Robert Ethan Saylor. (Courtesy of TheAlexJonesChannel)
This past January, in Frederick, Maryland, a local man named Robert Ethan Saylor went to see Zero Dark Thirty. Ethan, who had Down Syndrome, went with his aide; when the movie ended, he decided he wanted to see the movie again and stayed in the theater. The theater manager demanded that he pay, then called security when he would not. Three local sheriff’s deputies, off duty and moonlighting as mall security, tried to forcibly remove him. They handcuffed him and threw him to the ground.
What happened next is a little unclear. Did they knee him in the back? Did they put pressure on his throat? They definitely held him down. A witness heard him cry out, “It hurt. Call my mom.” Indeed, his mom was on the way to try to defuse the situation. But a few minutes later, Ethan was dead. A medical examiner determined that he died of asphyxiation and identified bruises and abrasions on his body and a fracture in the cartilage of his throat. The death was ruled a homicide.
The local sheriff took charge of investigating, but filed no charges. Now a federal investigation is underway, which the sheriff is confident will clear his officers. “This is simply an unfortunate situation where this man had a medical emergency while being escorted out of the theater,” he told The Washington Post in July. The deputies have since returned to work.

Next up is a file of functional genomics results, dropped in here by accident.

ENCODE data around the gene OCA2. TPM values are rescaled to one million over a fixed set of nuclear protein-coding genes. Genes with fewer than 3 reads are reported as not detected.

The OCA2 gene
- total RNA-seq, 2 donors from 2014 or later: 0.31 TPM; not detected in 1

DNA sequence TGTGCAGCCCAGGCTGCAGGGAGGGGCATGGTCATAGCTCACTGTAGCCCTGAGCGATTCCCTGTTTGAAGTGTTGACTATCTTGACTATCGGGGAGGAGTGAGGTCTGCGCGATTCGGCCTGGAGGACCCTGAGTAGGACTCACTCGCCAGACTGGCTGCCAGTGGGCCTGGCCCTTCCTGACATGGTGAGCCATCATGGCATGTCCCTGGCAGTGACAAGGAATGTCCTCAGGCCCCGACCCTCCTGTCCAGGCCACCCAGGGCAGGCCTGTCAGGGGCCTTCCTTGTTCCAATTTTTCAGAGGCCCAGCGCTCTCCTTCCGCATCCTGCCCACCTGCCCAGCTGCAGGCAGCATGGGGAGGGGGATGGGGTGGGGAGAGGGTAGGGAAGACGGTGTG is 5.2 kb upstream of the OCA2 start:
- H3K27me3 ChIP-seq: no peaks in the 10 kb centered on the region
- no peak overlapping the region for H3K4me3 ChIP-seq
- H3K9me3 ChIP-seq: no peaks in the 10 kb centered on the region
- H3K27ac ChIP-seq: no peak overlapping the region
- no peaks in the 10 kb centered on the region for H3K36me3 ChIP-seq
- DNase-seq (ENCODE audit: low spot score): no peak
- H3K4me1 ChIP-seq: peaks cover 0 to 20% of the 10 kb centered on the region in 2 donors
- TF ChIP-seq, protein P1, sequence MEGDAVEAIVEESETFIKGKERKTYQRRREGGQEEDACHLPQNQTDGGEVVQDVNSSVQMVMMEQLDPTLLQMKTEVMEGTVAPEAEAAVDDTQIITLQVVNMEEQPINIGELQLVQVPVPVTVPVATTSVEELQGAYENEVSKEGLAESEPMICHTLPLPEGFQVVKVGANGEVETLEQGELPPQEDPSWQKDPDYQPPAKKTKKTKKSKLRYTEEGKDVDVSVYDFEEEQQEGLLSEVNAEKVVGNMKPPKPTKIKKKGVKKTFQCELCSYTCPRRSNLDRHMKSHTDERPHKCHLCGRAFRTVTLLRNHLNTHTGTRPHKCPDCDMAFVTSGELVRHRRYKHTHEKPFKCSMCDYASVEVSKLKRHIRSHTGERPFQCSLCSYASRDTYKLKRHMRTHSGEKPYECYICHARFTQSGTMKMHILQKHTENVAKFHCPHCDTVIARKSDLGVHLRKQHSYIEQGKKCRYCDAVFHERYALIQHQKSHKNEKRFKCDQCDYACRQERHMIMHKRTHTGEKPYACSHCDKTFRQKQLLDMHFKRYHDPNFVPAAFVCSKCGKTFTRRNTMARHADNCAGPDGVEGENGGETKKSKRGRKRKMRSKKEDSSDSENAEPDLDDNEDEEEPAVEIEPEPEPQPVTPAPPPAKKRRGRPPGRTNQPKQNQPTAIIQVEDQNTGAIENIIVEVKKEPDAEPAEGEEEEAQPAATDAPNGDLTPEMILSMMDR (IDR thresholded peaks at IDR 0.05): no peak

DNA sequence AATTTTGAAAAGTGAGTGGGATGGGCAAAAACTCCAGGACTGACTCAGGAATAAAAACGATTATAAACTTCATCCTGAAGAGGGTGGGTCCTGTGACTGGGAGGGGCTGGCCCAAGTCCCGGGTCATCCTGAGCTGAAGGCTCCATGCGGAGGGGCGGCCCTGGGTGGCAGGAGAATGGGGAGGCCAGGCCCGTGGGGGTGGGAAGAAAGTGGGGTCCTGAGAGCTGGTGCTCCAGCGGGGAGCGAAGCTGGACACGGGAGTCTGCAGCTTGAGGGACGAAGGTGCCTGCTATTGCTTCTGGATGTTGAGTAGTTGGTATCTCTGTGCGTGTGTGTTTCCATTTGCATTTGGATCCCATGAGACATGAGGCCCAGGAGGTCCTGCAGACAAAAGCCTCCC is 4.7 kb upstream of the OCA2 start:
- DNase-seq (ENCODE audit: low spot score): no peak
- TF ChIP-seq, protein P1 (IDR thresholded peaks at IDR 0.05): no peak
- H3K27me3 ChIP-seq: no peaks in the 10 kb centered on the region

I, too, have a son with Down Syndrome. His name is Nico. He often ignores verbal directions, or shouts and resists guidance—but he’s only 6. He’s not supposed to listen to his parents or teachers all the time. He is a fun, energetic and interesting little boy, driven by curiosity and friendship, and growing increasingly confident in his ability to interact with the world. But it is not always clear to what extent he understands the situations in which he finds himself. When we want to communicate with him, we use spoken words, images, sign language, an iPad app, touch, gesture and, most of all, patience—the very quality most lacking in tense situations. I worry that someday a police officer might tell Nico to do something and that he might ignore it. I worry that the officer will reach for a Taser, or pepper spray or truncheon. I worry about Nico because I know there is a larger pattern of police violence against people with disabilities. In recent years, police have attacked dozens of people with disabilities, such as autism, schizophrenia and bipolar disorder. People with epilepsy are at severe risk of death when tased (in general, 541 people have been killed by Tasers in America since 2001). Deaf people have been tased for refusing to respond to verbal commands. In all cases, these disabled people ignored the commands of police and suffered for it. In each case, it’s likely that the victim of police violence did not fully comprehend the commands or the consequences of their actions.